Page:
Overview of Search Options

Knaxim utilizes powerful search technology to expertly identify matches. Described below is how Knaxim interprets what is entered into the search bar, along with helpful hints and tricks.

Basic Searches

If the contents of a search are only composed of letters, numbers, and spaces, then Knaxim will look for any occurance of that sequence within the set of files it is searching through.

  • and = "and", "hand", "andrew"
  • strong = "strong", "strongly", "super-strong"

tip: if you want to find an exact word, try putting a space before and after the word in the search bar. So instead of "it" put " it ". this will cause the search to also match the surrounding spaces causing it to ignore longer words that contain the same seqence of letters.

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Variable Character Expressions

Within a search expression, it is possible to indicate that a particular letter in the search phrase can match more then one possible letter. For example, it is possible to simultaneously search for "read" and "road" using "r[eo]ad."

Expression Explanation


a period will match any character, "c.t" will match "cat" and "cut"
[xyz] Character Class: matches any character listed between the brackets. [xyz] will match "x", "y", or "z"
[^xyz] Negated Character Class: matches any character not listed between the brackets. [^xyz] will match anything but "x", "y", or "z"
[[:name:]] Predefined Character Class: there are several different built in character classes identified by their name (see chart).
[^[:name:]] Negated Predefined Character Class: matches any character not within the predefined character class

Predefined Character Classes

Some Useful Character Classes that are already defined and can used by their name. [[:alpha:]] matches letters for example. On their own they only match a single character. See Repitition for how to extend this to multiple characters.

Name Associated Characters
alnum any number or english letter
alpha any english letter
digit any number
lower any lower case english letter
upper any upper case english letter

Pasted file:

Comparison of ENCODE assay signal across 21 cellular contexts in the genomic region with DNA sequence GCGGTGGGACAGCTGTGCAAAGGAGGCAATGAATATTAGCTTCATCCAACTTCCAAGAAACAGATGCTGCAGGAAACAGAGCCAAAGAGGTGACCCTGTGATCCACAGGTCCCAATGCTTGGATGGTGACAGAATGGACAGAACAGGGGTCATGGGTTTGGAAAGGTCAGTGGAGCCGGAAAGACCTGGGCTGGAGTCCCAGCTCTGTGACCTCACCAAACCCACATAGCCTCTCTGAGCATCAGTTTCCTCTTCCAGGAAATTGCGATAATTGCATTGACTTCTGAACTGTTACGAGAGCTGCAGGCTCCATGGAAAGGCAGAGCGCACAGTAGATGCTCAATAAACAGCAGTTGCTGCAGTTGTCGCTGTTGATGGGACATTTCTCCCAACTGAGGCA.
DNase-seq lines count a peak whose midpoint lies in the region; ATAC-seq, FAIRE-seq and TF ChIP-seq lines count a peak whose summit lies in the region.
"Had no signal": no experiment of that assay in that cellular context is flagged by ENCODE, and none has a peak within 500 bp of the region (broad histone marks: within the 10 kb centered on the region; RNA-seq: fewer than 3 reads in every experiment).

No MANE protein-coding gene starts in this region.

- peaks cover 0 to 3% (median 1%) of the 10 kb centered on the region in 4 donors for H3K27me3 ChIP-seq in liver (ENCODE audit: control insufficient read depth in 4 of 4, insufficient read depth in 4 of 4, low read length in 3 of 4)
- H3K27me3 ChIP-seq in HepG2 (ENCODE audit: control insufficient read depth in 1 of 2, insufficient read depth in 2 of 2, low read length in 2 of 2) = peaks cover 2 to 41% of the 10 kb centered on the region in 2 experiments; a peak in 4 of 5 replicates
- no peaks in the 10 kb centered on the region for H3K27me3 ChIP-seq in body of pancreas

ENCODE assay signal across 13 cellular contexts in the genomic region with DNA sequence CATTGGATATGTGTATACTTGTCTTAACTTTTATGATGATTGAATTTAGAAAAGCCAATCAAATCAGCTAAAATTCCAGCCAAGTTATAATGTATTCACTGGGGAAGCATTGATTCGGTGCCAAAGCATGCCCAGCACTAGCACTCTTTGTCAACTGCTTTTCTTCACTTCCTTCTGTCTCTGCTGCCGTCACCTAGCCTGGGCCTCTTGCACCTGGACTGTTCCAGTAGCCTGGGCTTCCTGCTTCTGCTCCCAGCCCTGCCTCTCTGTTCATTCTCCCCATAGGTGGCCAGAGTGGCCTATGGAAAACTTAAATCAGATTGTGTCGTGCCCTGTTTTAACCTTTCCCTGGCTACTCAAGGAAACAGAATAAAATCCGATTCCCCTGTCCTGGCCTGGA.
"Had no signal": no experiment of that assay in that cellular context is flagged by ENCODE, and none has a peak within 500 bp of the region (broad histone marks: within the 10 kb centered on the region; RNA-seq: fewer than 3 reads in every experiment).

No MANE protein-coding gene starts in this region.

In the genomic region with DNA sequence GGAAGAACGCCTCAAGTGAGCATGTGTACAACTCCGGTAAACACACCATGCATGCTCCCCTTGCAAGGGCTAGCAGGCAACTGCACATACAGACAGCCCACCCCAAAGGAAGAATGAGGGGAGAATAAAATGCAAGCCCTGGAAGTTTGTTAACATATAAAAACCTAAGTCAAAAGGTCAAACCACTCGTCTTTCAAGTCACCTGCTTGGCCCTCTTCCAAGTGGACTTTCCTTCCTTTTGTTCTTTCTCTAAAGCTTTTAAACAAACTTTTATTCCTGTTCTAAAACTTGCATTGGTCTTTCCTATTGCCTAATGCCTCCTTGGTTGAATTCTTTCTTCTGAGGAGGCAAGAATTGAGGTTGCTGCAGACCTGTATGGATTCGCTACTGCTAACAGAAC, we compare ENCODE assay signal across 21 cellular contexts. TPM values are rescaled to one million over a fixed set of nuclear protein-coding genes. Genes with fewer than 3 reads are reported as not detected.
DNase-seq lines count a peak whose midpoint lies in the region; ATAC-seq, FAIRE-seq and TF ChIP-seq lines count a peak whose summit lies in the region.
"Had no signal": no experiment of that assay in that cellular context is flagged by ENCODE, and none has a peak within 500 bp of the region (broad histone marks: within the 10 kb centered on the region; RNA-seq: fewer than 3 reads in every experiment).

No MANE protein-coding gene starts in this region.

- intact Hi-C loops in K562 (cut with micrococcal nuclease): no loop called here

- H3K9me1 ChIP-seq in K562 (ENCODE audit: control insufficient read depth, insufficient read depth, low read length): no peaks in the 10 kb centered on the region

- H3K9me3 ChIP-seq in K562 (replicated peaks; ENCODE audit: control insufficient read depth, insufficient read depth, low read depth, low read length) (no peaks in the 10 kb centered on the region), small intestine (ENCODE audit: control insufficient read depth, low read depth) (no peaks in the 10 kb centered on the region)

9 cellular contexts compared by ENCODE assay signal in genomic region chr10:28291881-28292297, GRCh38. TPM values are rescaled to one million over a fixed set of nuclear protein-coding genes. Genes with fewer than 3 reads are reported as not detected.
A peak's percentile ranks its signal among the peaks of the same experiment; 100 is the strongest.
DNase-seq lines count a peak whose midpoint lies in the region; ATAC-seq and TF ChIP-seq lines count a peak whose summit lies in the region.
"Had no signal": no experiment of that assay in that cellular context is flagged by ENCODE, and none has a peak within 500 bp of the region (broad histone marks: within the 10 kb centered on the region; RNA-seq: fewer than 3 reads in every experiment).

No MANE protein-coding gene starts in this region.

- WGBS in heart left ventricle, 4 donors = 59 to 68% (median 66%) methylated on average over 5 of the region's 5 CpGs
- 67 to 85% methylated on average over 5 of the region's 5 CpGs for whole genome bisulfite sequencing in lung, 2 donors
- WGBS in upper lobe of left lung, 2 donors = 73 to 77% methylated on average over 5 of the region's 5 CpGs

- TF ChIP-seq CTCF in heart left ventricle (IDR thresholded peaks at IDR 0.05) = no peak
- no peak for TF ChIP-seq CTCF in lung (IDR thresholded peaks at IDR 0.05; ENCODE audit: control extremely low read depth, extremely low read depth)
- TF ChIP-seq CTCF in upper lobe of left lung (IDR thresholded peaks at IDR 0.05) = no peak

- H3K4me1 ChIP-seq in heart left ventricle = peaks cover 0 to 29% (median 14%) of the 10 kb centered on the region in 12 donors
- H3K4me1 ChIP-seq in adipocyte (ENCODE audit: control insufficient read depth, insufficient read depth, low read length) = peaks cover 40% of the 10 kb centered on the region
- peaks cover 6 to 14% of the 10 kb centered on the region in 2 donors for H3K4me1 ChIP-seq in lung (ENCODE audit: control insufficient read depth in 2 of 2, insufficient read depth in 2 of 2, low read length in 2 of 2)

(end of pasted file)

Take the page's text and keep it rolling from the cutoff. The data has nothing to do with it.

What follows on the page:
It is possible to construct more complex search queries from simpler search queries. To do so, the simpler queries that are longer then a single character are surrounded by parentheses to specify where the query begins and ends. There are two basic ways to combine queries. First two queries written next to each other are interpreted to mean that a match to the whole query will contain a match to each sub-query in the other order they apear. Used alone this method does make the use of parentheses redundant, but it becomes important when used in conjunction with other elements. The second way to combine queries is by using the | symbol, found as shift+\ on most keyboards. This is interpreted as OR. The full query will be considered matched if either side of the | is matched.

Example Interpretation
(cat) the same as cat. the parentheses are redundant in this example.
(cat)(dog) the same as catdog. the parentheses are redundant in this example.
(cat)|(dog) this will match cat or dog.
cat|dog this will match catog or cadog. Without the parentheses the | only applies to the single characters on either side.
re(do)|(apply) this matches redo or reapply


There are several different ways to indicate that the search should look for a variable number of copies of a character or query. They are all added at the right side of the element that will have the variable number of occurances. The particular symbol indicates the number of copies to search for.

Symbol Meaning
* an asterix (shift+8) will look for zero or more copies. ca*t will match ct, cat, caat, caaat, and so on.
+ look for one or more copies. ca+t will match cat, caat, caaat, and so on. but not ct
? look for zero or one copies. dogs? will match dog or dogs
{n} look for exactly n copies. (jo){3} is effectively the same as jojojo
{n,m} look for at least n but not more then m copies. w(ow){2,4}ee will match wowowee, wowowowee, and wowowowowee.
{n,} look for at least n copies. ru(jo){3,}le will match rujojojole and rujojojojole, as long as there are at least 3 jo


here are some useful examples to help guide your searches

Example Interpretation
[.*+?[()] In order to match the characters that normally have a special meaning, you can put them in a character class and they'll be interpreted as character to match rather then their normal meaning.
[]] As a special case, if ] imediately follows [ when defining a character class, then it is iterpreted as a member of that class rather then being the closing marker. This is how you can search for the ] character.
.* This will match any sequence of any length. This can be useful as a separator of other search terms while preserving the order of those terms. (the.*cat) will match "the cat" and "the angry cat" but not "cat ran to the"